I had to bring this one to everyone’s attention for a variety of reasons, most of them having to do with California’s recently – and I might add, suspiciously – defeated Proposition 37, that would have required labeling of genetically modified food. As I and many others noted, California was deluged with millions of dollars worth of advertisements, most of which were sponsored by Mon(ster)santo and other corporations up to their earlobes in pushing pathetic products on the market. As I already noted in a previous blog on this subject, the vote on this ballot initiative was called suspiciously early, while millions of votes were still being counted. Here’s Jon Rappaport’s take on the subject, and the questions this raises, as recently as Nov. 9:
Indeed, that was my first thought as well: how does a granola state like California suddenly defeat such a measure, and by such a margin; admittedly, my gut reaction remains today what it was on election night: it is inconceivable to me that Californians would have defeated the measure, at least, not by this margin.
One of the companies involved in the advertizing campaign was the soft drinks giant Coca Cola. The obvious question here is “why”, and the answer is: diet soft drinks, and aspertame. Now, under current labeling practice, aspertame and artificial sweenters have to be labeled on products. But after early assurances that aspertame was entirely safe (think “GMOs are entirely safe), we now have studies increasingly linking the sweetner to cancers:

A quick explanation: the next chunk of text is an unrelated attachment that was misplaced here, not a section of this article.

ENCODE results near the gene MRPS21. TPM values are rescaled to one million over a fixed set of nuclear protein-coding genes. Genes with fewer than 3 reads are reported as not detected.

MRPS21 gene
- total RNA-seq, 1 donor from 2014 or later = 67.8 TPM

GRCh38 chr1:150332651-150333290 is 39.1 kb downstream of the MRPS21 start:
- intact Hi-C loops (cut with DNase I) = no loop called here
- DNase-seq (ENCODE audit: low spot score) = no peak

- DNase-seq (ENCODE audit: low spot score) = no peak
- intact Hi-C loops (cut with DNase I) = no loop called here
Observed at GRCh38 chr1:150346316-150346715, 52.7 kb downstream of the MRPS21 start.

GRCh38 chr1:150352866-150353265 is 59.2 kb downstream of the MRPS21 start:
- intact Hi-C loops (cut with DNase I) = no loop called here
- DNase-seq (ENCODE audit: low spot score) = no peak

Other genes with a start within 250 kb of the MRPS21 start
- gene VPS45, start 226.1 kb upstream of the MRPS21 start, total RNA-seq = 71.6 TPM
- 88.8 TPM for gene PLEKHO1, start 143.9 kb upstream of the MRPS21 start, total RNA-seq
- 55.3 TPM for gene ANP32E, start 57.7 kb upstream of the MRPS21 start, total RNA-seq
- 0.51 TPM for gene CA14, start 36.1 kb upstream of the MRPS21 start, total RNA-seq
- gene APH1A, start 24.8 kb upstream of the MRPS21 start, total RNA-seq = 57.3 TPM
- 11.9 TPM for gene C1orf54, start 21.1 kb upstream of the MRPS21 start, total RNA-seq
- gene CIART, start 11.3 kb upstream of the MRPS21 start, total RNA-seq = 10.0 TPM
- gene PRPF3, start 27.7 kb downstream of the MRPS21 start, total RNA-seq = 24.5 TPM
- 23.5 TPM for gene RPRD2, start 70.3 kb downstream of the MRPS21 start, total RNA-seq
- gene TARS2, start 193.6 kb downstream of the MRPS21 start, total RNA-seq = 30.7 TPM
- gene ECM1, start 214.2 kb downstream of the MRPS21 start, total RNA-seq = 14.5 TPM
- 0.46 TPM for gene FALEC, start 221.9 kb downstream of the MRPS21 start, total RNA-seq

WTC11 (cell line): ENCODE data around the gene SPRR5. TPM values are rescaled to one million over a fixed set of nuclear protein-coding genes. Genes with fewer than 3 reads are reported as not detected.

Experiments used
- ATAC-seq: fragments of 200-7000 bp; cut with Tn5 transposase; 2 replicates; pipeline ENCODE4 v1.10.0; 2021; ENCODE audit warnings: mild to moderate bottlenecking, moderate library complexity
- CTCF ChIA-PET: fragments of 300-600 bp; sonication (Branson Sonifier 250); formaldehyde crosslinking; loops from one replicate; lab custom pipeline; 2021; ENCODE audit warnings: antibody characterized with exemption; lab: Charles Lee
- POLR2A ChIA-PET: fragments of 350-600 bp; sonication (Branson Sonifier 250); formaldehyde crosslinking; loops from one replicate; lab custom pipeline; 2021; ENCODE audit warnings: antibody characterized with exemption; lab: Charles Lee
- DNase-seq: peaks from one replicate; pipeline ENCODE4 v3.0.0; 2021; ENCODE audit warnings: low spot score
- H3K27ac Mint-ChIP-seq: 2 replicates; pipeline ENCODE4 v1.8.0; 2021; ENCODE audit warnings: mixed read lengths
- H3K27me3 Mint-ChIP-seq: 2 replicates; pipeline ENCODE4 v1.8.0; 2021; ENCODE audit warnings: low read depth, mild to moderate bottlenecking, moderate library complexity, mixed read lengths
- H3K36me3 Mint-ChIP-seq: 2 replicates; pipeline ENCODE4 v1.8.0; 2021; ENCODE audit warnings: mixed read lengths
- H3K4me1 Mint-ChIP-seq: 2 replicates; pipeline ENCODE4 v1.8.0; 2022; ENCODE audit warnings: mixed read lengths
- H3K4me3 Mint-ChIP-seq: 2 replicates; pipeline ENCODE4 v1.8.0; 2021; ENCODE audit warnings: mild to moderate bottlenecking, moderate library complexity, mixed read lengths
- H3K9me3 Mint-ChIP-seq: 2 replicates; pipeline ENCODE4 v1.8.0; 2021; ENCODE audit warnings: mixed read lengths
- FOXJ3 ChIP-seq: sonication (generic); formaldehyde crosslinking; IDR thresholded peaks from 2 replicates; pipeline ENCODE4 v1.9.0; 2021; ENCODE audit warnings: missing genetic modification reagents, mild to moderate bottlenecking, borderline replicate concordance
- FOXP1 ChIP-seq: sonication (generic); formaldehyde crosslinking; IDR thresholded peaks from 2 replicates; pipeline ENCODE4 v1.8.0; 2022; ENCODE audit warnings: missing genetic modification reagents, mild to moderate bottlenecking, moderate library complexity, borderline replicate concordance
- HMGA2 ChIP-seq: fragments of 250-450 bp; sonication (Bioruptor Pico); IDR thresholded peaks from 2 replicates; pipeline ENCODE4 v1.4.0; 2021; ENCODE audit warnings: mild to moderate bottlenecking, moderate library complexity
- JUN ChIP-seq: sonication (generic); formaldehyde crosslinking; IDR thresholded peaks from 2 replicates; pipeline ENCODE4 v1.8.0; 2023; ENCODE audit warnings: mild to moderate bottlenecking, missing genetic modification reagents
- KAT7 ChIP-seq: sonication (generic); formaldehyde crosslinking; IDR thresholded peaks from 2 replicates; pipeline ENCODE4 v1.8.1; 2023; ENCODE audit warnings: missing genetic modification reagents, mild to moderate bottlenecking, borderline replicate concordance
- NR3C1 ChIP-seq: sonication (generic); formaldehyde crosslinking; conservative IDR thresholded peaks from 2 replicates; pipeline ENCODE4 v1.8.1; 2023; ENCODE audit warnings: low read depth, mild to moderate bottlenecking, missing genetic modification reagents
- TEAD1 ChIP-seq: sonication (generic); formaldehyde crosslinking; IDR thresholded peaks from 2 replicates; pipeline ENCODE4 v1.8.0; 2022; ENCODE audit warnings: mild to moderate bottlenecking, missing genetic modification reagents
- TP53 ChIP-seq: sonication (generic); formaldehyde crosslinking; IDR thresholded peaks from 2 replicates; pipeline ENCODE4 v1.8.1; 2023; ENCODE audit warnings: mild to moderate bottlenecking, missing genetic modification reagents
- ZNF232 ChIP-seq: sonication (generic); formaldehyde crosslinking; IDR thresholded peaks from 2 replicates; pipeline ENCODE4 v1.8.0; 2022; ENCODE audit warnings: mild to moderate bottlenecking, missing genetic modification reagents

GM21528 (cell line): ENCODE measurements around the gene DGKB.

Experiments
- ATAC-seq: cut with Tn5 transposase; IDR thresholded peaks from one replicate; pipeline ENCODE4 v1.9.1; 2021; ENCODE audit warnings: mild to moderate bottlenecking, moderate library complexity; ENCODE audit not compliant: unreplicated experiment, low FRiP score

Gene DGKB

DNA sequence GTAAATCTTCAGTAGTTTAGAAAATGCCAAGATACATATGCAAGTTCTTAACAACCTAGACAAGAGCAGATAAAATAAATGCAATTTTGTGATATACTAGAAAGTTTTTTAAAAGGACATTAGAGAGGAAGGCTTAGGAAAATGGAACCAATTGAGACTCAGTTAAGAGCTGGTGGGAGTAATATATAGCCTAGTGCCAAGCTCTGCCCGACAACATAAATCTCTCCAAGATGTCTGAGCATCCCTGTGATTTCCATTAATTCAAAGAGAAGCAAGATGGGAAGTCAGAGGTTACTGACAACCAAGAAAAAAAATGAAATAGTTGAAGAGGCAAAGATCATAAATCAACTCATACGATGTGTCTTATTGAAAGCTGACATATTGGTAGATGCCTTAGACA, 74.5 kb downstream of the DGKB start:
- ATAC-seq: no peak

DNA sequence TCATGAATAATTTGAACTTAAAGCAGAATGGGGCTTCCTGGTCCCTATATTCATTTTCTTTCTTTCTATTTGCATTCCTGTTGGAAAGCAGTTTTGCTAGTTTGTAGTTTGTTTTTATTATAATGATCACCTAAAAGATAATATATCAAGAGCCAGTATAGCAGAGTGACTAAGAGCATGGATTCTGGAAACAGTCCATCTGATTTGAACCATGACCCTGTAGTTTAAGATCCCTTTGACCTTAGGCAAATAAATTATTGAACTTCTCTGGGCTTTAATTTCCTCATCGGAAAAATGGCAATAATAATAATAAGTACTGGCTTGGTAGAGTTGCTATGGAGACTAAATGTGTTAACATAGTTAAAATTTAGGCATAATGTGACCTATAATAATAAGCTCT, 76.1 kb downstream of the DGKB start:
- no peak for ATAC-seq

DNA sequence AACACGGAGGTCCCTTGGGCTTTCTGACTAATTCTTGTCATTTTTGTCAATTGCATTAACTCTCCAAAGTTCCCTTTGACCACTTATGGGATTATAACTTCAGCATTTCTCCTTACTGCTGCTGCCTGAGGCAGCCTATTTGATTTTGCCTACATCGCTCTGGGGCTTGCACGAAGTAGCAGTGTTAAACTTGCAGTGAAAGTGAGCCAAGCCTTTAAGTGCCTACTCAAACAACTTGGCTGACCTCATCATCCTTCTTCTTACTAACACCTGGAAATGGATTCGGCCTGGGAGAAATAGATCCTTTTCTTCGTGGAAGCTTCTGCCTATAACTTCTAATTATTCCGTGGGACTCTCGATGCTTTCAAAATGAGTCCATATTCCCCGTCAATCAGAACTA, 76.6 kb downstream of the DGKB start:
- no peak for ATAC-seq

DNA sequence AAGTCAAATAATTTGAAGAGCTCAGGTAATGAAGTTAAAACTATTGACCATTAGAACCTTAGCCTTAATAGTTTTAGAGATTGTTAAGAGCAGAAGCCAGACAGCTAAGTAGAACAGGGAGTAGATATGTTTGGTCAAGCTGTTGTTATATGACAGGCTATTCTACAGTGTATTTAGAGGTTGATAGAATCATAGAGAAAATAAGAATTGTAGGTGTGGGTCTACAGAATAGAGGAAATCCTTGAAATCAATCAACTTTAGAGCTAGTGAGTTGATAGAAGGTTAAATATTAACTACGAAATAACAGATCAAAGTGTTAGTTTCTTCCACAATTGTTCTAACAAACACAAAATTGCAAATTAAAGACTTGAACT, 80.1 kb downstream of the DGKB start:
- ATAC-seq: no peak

For me the confirming paragraph is the last one, for the common criticism of previous aspertame-cancer studies was precisely the short length of tests, whereas this new study apparently confirms a correlation between prolonged aspertame intake and lymphomas.
Enter Proposition 37 and its suspicious “defeat”. Here I ask the reader to indulge me in a bit of speculation on why Coca Cola would have joined the companies lobbying and pushing for its defeat. I have strongly suspected, just as the GMO-labeling proponents (and count me among them) were hoping that CA Prop 37 would be the beginning of a rollback of GMO-friendly regulations, and bureaucracies, nationwide, and the beginning of a new growth of organic food growing and availability, that the same proposition was viewed by its opponents in the corrupt agribusiness world as a gateway to the possibility of rolling back other food labeling laws, and ultimately, with dispensing with them altogether.
The problem is, Californians surprised the agribusiness elites by daring to propose a state measure… and other states should take notice… and introduce similar measures in their own states, insist upon paper ballots, and scrutinize every aspect of such ballot initiatives for scrupulous fairness. And do it again and again, until the measure succeeds, and let the GMO businesses spend millions to defeat such measures, each time. Note to Californians: don’t give up, do it again,a nd again; Note to everyone else: do it in your state or province as well
See you on the flip side.